2010 FIFA World Cup: Consider Yourself Warned, Matches Will Be Fixed

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2010 FIFA World Cup: Consider Yourself Warned, Matches Will Be Fixed
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"Match-fixers will be at the World Cup in South Africa.  They will be there approaching players, referees, and team officials and trying to bribe them to fix matches.  They will be there because they have been at almost every international football tournamentthe Under-17 World Cup, the Under-20 World Cup, the Olympic Football tournament and the Women’s and Men’s World Cups —for the last 20 years. They will be there because there has been no effective action on the part of FIFA to clean up this problem."

So began a letter I received from my colleague Declan Hill , author of the book The Fix: Soccer and Organized Crime . Hill is no conspiracy theorist. His book reveals not just which soccer matches have been fixed, but how it is done and who is involved. He even witnessed matches being fixed first-hand.

Soccer fans everywhere should heed his warning.

Americans may not realize just how big of an event the World Cup is due to soccer's lack of popularity in the U.S.  While the Super Bowl holds all 10 places in the top 10 most watched television events in U.S. history, the 2006 World Cup was watched by 5 percent of all humanity who ever existed

It is also the most wagered upon sporting event in the world.  Betting on the World Cupboth legal and illegalwill generate likely over $40 billion in wagers.  Due to the vast amount of money exchanging hands, the possibility of a fixed match is highly probable.

How is that possible?

For one, most people believe players should take the pitch with a pure heart and play for their homeland.  Yet seeing how much money surrounds themfrom sponsorships, in the stands, at the concession stands, on televisionthe players rightfully want a taste. 

The problem is that players are not paid directly for their participation in the World Cup.  Each nation's soccer association receives money from FIFA, yet the players do not know how much or even if they will be paid for their efforts.  This sets the stage, especially with the poorer nations that participate in the event, for players to accept bribes from gamblers (Hill details in his book how gamblers often bribe bad teams to ensure they lose by a particular score).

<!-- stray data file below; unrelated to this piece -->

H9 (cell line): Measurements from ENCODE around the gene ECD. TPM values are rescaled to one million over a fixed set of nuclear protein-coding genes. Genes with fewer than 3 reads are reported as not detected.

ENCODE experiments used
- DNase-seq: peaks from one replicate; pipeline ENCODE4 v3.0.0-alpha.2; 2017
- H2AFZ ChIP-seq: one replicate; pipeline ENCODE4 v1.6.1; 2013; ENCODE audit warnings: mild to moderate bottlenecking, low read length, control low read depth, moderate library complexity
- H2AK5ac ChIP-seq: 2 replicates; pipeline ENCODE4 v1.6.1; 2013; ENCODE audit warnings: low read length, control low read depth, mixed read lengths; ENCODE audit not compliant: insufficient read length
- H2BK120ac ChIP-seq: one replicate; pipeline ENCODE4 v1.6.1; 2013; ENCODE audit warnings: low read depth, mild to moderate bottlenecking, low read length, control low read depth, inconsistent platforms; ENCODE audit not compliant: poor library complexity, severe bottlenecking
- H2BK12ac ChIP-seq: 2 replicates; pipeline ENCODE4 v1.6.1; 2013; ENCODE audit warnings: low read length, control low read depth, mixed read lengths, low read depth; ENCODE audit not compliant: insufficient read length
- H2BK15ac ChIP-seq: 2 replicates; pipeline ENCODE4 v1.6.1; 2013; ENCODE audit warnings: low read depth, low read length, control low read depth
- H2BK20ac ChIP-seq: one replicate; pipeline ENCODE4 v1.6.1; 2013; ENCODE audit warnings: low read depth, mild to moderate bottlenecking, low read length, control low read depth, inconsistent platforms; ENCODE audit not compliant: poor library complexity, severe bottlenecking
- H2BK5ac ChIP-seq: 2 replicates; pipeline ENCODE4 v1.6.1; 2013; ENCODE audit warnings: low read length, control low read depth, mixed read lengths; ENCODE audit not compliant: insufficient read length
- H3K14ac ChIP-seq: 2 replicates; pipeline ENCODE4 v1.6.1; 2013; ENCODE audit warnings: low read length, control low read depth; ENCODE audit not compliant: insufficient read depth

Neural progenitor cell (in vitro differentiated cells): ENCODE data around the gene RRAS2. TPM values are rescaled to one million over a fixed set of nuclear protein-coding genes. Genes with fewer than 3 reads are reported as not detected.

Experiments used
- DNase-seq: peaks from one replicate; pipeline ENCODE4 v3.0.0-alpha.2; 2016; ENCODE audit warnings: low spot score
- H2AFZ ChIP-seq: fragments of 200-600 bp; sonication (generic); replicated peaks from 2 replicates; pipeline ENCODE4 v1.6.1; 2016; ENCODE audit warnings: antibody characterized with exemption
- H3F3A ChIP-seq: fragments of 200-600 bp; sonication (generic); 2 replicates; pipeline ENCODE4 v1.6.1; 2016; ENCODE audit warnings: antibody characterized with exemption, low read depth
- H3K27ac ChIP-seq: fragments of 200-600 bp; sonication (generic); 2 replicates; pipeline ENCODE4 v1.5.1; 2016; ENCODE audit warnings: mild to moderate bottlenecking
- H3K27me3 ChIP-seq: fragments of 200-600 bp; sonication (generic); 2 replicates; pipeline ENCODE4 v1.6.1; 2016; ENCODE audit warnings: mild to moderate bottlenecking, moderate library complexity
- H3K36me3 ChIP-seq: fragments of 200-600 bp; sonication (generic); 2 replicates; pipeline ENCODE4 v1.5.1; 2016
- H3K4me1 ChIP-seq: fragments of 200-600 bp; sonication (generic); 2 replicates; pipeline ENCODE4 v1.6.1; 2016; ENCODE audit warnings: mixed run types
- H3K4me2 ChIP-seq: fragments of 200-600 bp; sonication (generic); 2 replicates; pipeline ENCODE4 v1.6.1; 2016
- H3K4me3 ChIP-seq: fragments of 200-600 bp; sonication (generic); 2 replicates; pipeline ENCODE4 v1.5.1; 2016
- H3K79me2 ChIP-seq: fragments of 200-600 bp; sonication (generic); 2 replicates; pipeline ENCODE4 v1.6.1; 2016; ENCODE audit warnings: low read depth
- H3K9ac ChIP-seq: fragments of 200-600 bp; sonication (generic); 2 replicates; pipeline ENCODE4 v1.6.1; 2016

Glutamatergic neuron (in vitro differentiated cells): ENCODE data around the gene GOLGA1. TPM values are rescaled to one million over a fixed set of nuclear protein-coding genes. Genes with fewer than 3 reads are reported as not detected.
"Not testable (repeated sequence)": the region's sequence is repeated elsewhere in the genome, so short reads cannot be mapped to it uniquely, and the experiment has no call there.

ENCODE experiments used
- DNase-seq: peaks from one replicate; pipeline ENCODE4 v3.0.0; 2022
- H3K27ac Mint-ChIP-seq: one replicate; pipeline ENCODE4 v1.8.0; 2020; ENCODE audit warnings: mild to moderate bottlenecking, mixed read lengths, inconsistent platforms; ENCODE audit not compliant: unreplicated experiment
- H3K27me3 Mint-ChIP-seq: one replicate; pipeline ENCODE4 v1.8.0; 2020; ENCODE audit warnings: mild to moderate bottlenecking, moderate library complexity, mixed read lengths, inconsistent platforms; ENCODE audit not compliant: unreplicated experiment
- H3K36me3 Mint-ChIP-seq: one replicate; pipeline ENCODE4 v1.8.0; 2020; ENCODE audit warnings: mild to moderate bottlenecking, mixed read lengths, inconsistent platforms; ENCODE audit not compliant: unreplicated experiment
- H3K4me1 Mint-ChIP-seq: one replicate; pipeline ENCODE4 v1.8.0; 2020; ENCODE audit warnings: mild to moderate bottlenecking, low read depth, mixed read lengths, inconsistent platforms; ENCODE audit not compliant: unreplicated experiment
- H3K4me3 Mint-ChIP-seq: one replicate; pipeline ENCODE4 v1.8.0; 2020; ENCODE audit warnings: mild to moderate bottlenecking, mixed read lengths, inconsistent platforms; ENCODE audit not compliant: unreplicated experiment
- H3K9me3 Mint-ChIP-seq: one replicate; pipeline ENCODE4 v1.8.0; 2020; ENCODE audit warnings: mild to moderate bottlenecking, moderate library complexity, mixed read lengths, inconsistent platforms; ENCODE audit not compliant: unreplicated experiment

FIFA's counterargument to the idea of match-fixing resides in its "Early Warning System." This is a system set up to detect "unnatural" money on games, hinting at a potential fix.  There are two huge holes in this program: one, the system is maintained by legal sports books while a majority of the money wagered is done illegally; and two, with over $40 billion being wagered worldwide, no oneeven the legal sports bookswould likely notice an extra $1 million being bet on a fixed match.

Foolishly, Graham Sharpe, a spokesman for the legal British bookmaker William Hill, was quoted in a marketwatch.com article saying, "There have been proportionately fewer 'rigging scandals' in football, I would suggest, than in some U.S. sports in recent years. Bookmakers are the potential targets of any attempted match fixing, [but] we have no concerns whatsoever about the integrity of the World Cup."

Of course Sharpe, like all bookmakers (and sporting leagues), doesn't want people to consider that games may be fixed —it negatively affects their business.  But the truth is, soccer gamesand World Cup gameshave been fixed in the past and will likely be fixed in 2010.  Sharpe can do nothing to stop it from happening, nor can he and his fellow bookmakers detect it. 

Unfortunately, the situation is the same for FIFA. While the organization could do moremuch moreto combat the problem, they perfer to stick their collective heads in the sand.  FIFA has even gone so far as to allow bookmakers to set up shop directly outside the stadiums in South Africa where the World Cup matches will be played.  Match fixing?  What match fixing?

FIFA seems to have a very short memory.  For literally hundreds of players, coaches, and referees have been arrested, charged, and convicted for fixing soccer matches across the globe.

To think that the gamblers and criminal organizations that fixed those games won't attempt to do so in the 2010 World Cup is ludicrous.

You have been warned.

For more, visit: www.thefixisin.net

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